This sort of follows Don’s last entry. How I understand it, we were all distinct and authentic individuals in the pre-existence, children of Heavenly Father. I imagine we had friends, positions, we took classes. We may have dated, but I doubt it. We probably just hung out like the singles today. I wonder what sort of entertainment we enjoyed in those heady, pre-mortal salad days. Was there an equivalent to TV, sports, iPad? Did we watch the “Historical Documents” of other universes? Did we play practical jokes, or even know what sarcasm was?
Just a quick question. How much does/did the pre-mortal existence influence who we are, where we are, and what we are doing?
There’s a lot of talk this morning about scientists’ creation of artificial cells, synthetic life, man-made DNA. The hyperbole is being swapped like spit in a dark classroom during a stake dance. This is no surprise to me: I was around when the Bay City Rollers were supposed to be the next Beatles.
While some of the fanciful predictions are pleasant enough (eliminating pollution, the creation of biofuels) what concerns me is how some are saying this breakthrough is a blueprint for making organisms that will ensure physically and mentally perfect offspring. No more congenital diseases, no more mental disabilities, no more physical deformities. Now, as wicked cool as that sounds, are there accompanying spiritual repercussions?
One of the things about being raised dye-in-the-wool Catholic is, you never say life is unfair. Seldom, if ever, do you not get something good you deserved, and never do you get something bad you didn’t have coming. It may not be clear what it is, but you could take it to the bank. If I bumped my head on the low-hanging light fixture in the dining room, it was definitely reproof for something. Catholics– real Catholics– bear their misery with wistful sighs and Gaelic ballads (I hear cattle on the hill with no one there to tend them …). You just keep trying not to be bad, and roll with the punches. “It was meant to be” covers a myriad of circumstances.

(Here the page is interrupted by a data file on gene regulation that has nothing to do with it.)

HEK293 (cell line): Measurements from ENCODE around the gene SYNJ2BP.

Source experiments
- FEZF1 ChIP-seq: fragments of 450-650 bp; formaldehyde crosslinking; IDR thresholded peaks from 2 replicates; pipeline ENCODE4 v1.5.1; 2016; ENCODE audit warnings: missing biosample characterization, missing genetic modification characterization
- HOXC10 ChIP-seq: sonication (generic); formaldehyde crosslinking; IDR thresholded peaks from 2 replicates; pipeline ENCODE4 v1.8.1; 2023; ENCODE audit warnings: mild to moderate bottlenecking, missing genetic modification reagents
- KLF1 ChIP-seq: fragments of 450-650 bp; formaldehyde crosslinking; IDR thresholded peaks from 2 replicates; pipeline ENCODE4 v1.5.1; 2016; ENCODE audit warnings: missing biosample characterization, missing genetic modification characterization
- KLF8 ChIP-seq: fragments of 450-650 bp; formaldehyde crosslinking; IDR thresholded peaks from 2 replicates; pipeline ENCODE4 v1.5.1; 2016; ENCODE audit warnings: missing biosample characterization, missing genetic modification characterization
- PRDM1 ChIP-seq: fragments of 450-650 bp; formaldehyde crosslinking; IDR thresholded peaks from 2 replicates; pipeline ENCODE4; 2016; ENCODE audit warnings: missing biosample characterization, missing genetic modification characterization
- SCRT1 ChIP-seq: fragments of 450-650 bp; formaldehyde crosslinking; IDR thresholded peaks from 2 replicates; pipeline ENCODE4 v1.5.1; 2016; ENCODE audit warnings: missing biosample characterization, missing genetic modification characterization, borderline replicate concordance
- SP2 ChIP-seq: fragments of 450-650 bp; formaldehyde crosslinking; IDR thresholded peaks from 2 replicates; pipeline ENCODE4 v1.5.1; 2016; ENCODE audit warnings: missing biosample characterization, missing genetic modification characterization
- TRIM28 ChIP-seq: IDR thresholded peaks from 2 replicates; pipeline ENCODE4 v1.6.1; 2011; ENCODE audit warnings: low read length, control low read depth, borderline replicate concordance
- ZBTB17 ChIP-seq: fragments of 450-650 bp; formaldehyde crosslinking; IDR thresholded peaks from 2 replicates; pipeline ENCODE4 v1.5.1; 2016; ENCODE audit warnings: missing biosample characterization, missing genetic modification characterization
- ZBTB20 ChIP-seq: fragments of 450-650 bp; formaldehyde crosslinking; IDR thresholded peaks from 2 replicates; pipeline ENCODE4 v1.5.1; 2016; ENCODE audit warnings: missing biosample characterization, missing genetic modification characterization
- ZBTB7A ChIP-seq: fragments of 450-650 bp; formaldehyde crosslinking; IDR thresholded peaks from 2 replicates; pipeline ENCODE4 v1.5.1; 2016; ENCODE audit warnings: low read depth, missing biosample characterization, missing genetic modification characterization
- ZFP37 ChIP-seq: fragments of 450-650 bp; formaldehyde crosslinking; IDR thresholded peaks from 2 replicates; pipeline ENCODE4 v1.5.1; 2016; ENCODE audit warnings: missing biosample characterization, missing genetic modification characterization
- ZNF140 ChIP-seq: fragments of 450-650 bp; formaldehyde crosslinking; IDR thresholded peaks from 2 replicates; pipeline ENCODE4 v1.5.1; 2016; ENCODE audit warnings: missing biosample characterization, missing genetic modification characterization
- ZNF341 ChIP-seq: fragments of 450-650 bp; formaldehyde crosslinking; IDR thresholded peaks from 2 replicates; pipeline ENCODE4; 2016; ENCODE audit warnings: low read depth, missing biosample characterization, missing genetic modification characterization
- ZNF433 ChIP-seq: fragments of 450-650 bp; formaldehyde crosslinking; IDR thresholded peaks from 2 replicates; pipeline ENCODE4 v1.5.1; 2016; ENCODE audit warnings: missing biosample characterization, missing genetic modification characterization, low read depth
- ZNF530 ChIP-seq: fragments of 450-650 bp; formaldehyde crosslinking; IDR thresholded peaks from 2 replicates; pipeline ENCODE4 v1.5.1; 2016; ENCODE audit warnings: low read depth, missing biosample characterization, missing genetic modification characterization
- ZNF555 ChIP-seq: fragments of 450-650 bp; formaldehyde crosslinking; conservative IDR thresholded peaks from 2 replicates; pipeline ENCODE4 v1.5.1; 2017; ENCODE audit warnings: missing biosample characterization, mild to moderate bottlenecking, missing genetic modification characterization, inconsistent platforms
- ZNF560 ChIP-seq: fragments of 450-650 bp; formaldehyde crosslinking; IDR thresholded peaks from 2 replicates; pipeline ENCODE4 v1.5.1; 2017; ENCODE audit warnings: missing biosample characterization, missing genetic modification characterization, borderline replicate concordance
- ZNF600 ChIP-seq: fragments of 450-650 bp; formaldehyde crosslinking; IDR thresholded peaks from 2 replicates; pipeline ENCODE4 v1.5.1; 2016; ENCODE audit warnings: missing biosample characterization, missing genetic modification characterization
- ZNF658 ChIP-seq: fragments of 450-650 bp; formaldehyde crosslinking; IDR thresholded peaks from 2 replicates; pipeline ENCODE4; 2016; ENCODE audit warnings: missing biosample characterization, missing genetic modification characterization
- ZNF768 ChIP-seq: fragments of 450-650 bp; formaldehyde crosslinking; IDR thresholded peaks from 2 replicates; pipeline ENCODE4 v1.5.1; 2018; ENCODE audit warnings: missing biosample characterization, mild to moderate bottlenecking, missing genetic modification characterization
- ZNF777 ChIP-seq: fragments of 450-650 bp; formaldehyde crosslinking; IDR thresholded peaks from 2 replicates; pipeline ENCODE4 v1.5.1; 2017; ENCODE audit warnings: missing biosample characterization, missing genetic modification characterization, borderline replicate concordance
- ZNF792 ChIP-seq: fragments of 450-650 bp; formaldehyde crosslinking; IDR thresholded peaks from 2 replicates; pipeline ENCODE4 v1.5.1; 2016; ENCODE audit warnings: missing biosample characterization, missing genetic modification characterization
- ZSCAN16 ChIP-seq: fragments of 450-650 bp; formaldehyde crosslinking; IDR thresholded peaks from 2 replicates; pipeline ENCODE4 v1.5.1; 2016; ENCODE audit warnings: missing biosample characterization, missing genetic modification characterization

However, when I think of the rules of Mormon gospel living, I think of a formula that’s supposed to be more controllable. D&C 130:20-21:
“There is a law, irrevocably decreed in heaven before the foundations of this world, upon which all blessings are predicated— And when we obtain any blessing from God, it is by obedience to that law upon which it is predicated.”
Or, as Scotty exclaimed with his impassioned brio: “Ye cannae change th’ laws of physics!”
Today I was assigned to speak in the Sacrament Meeting in one of the Spanish wards in our stake. I stunk it up. Badly. Like, my baby’s diapers level of stink. I’d like to use the excuse that it’s been 12 years since I’ve spoken to a large group of people in Spanish, but that’s not true. It’s my second time, my first being a few months ago at the Spanish branch in Staten Island, which went pretty well, considering. But today? Unbelievably bad. (more…)
Rusty’s post about rating his companions made me think again about my own mission companions and missionary experiences. I went back and re-read the journal I kept during my mission and was astounded at how little I actually mentioned my companions. (more…)